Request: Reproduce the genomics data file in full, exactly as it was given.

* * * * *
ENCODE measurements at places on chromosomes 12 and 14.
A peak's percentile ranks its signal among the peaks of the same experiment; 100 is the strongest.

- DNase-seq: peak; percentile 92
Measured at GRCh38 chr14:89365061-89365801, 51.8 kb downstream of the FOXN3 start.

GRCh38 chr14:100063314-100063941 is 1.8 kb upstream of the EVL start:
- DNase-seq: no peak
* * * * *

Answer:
ENCODE measurements at places on chromosomes 12 and 14.
A peak's percentile ranks its signal among the peaks of the same experiment; 100 is the strongest.

- DNase-seq: peak; percentile 92
Measured at GRCh38 chr14:89365061-89365801, 51.8 kb downstream of the FOXN3 start.

GRCh38 chr14:100063314-100063941 is 1.8 kb upstream of the EVL start:
- DNase-seq: no peak